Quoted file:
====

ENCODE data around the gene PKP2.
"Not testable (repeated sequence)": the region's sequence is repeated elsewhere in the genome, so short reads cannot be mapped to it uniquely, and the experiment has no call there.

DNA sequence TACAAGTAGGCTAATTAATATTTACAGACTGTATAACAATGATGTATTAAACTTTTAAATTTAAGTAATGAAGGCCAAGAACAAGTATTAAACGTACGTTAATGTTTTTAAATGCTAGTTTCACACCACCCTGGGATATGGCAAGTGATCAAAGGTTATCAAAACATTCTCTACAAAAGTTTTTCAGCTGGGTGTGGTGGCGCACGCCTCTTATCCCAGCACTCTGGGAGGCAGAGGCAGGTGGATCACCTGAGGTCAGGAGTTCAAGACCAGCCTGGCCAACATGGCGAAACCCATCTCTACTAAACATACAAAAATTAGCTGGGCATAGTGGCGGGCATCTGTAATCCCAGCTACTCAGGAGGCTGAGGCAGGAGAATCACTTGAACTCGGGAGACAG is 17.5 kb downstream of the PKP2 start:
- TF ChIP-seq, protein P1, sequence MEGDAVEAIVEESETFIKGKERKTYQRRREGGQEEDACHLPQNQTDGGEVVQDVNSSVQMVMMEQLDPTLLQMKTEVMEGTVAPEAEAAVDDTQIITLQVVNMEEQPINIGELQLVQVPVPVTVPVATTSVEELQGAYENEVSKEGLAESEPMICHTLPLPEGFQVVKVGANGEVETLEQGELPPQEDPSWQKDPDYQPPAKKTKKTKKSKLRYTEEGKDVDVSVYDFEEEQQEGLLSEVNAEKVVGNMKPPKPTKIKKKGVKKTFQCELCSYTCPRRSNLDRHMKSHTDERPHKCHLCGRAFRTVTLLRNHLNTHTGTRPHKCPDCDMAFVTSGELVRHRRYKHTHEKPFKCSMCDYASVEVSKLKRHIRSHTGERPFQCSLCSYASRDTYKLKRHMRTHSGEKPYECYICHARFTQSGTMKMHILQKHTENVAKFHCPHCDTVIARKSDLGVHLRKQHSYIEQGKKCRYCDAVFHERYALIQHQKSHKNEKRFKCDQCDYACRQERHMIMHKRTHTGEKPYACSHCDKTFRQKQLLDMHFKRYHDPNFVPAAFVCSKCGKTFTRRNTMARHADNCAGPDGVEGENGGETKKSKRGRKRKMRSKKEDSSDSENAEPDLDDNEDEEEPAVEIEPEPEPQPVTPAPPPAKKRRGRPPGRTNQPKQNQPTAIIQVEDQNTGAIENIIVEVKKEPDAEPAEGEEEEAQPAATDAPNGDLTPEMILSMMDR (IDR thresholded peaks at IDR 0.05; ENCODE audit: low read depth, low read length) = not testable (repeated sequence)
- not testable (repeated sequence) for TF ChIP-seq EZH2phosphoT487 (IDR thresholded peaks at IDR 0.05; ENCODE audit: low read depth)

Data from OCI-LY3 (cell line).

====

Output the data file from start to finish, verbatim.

ENCODE data around the gene PKP2.
"Not testable (repeated sequence)": the region's sequence is repeated elsewhere in the genome, so short reads cannot be mapped to it uniquely, and the experiment has no call there.

DNA sequence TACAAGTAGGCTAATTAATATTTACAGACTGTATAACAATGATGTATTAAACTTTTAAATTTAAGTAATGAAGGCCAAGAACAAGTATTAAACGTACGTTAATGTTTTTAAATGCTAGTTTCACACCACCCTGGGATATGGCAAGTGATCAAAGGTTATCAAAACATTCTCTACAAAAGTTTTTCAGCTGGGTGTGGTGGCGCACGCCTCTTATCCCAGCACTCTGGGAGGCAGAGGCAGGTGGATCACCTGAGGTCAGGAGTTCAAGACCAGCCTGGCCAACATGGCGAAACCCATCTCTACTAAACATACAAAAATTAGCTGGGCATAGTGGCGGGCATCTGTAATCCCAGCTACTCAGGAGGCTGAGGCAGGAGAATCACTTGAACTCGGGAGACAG is 17.5 kb downstream of the PKP2 start:
- TF ChIP-seq, protein P1, sequence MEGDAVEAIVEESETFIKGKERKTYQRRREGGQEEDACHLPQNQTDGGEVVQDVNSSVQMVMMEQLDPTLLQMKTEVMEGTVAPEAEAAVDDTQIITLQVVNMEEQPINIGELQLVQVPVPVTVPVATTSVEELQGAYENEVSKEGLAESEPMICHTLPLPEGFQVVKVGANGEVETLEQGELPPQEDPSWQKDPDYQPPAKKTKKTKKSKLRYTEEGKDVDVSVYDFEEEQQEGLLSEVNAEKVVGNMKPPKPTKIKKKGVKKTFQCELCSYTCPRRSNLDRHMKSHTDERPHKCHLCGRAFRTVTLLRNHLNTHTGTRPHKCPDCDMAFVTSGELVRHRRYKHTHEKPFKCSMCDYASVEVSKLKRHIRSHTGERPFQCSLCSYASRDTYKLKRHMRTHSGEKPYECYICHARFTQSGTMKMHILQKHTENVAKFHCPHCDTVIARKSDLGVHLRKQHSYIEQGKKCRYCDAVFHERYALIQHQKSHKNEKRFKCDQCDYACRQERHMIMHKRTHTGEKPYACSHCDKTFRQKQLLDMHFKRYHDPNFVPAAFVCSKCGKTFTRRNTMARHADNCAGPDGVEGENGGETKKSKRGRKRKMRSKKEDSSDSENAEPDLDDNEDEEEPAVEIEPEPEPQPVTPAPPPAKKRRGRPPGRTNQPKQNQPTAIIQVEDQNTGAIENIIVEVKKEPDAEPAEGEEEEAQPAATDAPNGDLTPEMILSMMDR (IDR thresholded peaks at IDR 0.05; ENCODE audit: low read depth, low read length) = not testable (repeated sequence)
- not testable (repeated sequence) for TF ChIP-seq EZH2phosphoT487 (IDR thresholded peaks at IDR 0.05; ENCODE audit: low read depth)

Data from OCI-LY3 (cell line).